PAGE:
•Plot the total revenue line starting at the zero activity level
•Plot the total fixed cost by a horizontal line
•Plot the total cost line. This starts at the fixed cost line at zero activity
•Determine the break-even point from the intersection of the total cost
line and the total revenue line
CVP GRAPH
MARGIN OF SAFETY IN
DOLLARS
Study Objective 7
 The margin of safety is the difference between
actual or expected sales and sales at the breakeven point
 It may be expressed in dollars or as a ratio
 The formula for determining the margin of safety
in dollars is shown below
Actual (Expected)
Sales
–
Break-even
Sales
=
Margin of Safety
in Dollars
MARGIN OF SAFETY
RATIO
The formula for determining the margin of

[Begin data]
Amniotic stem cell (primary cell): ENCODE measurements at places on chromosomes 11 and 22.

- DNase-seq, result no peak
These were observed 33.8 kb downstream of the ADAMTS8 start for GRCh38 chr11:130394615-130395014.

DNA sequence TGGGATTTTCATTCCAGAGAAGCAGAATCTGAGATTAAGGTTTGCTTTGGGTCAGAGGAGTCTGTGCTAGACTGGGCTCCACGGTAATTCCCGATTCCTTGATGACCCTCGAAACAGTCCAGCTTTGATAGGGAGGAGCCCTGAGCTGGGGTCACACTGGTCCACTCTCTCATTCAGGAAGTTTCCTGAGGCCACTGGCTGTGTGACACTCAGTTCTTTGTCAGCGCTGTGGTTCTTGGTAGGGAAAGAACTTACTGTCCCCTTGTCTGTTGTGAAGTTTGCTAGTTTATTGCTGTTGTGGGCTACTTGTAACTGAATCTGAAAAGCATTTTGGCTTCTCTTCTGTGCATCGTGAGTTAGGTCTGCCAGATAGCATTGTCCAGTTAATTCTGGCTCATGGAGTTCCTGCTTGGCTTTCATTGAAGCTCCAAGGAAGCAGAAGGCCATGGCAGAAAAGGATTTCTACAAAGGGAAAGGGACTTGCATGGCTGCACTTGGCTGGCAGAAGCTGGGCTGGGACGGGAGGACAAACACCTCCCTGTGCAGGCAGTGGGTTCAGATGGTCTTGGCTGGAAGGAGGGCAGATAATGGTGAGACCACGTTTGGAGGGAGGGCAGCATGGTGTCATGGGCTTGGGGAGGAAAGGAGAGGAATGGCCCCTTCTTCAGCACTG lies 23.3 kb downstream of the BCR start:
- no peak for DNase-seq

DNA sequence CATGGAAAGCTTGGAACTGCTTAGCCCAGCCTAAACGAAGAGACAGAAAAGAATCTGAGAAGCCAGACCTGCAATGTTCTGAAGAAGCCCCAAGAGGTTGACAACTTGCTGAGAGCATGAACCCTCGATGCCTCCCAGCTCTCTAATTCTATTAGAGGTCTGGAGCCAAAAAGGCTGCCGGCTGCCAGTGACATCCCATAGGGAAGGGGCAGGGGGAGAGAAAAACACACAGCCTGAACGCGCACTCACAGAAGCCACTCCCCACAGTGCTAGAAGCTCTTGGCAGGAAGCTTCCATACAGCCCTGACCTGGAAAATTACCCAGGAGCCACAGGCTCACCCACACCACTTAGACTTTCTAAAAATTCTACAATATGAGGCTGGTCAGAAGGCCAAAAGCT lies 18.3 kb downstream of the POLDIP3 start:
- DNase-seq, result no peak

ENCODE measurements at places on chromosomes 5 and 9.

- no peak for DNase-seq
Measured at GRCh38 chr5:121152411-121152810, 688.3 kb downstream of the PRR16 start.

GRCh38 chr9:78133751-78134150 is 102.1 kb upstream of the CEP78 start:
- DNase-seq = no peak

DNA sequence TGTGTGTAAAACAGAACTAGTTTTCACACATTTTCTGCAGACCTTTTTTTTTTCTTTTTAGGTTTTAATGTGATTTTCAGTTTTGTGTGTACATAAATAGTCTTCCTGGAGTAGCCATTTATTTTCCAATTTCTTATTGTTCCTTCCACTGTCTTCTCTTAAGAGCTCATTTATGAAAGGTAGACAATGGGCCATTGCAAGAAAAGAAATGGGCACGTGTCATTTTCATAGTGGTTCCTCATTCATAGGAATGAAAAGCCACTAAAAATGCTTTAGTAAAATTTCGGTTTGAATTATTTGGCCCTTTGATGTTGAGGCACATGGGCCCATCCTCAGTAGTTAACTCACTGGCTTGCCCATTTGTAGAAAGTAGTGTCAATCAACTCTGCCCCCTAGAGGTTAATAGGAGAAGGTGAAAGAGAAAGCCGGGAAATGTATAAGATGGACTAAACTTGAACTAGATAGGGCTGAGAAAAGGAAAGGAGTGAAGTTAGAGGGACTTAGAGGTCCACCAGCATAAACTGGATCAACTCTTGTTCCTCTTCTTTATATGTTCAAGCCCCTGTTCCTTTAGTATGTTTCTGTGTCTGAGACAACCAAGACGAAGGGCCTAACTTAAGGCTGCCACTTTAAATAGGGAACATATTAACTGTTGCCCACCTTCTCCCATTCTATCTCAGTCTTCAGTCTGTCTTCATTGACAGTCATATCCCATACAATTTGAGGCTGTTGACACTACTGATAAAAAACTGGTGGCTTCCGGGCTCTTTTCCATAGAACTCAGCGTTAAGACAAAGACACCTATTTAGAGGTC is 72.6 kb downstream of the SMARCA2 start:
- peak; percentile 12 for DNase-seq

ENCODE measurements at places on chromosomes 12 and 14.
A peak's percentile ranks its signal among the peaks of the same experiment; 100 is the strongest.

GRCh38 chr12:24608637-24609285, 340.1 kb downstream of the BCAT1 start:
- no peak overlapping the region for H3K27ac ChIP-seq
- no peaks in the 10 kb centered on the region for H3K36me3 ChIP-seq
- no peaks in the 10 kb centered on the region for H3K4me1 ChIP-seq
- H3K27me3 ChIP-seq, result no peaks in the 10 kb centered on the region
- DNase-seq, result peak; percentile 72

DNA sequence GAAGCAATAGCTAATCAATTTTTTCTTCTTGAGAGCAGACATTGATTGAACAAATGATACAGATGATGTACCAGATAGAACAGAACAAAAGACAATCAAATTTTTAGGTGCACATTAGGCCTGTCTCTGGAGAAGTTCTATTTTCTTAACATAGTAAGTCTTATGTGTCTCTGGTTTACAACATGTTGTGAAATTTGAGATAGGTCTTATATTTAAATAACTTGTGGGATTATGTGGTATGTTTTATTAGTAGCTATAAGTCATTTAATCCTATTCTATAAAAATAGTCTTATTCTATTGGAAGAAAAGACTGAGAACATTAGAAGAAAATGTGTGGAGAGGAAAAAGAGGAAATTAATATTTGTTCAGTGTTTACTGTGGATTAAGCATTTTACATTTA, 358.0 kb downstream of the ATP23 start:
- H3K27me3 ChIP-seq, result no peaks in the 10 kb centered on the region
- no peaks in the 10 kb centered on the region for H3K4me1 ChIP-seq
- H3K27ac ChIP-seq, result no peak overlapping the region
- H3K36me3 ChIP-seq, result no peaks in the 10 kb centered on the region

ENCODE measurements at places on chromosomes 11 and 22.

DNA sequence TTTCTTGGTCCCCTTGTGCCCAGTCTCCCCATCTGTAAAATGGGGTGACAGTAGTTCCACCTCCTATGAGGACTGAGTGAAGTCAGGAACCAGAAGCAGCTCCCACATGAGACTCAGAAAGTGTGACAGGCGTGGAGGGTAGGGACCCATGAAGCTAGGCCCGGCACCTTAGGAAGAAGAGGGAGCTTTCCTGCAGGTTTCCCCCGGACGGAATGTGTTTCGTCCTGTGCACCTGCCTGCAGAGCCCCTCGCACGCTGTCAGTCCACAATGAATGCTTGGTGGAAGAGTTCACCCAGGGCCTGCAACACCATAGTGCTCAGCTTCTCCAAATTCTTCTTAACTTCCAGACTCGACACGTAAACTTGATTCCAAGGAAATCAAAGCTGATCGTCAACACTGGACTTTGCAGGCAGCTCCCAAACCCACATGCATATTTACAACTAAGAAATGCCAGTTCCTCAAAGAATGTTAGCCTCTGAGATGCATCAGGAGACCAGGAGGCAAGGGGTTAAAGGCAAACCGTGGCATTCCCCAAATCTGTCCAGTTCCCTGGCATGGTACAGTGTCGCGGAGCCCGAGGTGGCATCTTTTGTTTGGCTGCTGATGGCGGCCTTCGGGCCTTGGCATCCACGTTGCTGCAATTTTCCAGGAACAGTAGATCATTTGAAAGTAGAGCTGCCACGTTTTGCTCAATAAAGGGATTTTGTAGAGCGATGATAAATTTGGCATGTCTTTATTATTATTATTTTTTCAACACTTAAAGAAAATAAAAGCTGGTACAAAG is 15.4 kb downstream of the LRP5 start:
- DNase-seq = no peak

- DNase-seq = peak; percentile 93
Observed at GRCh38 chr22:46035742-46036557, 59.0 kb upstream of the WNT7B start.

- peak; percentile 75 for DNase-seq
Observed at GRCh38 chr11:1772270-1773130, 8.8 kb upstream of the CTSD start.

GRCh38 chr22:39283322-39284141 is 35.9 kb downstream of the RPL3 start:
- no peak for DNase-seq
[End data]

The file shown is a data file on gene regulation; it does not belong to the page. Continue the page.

safety ratio is shown below
The higher the dollars or the percentage, the
greater the margin of safety
Margin of Safety
in Dollars
÷
Actual (Expected)
Sales
=
Margin of Safety
Ratio
TARGET NET INCOME
Study Objective 8
Target net income is the level of sales
necessary to achieve a specified income
The required sales may be expressed either in
sales dollars or sales units
The formula for required sales in dollars is as
follows
Fixed Costs +
Target Net Income
÷
Contribution
Margin Ratio
=
Required
Sales in
Dollars
FORMULA FOR REQUIRED SALES
IN UNITS
 The formula for required sales in units is as
follows
Fixed Costs +
Target Net Income
÷
Contribution
Margin per Unit
=
Required
Sales in
Units
ESSENTIALS OF A COST-VOLUMEPROFIT INCOME STATEMENT
Study Objective 9
The CVP income statement classifies costs and
expenses as variable or fixed and specifically reports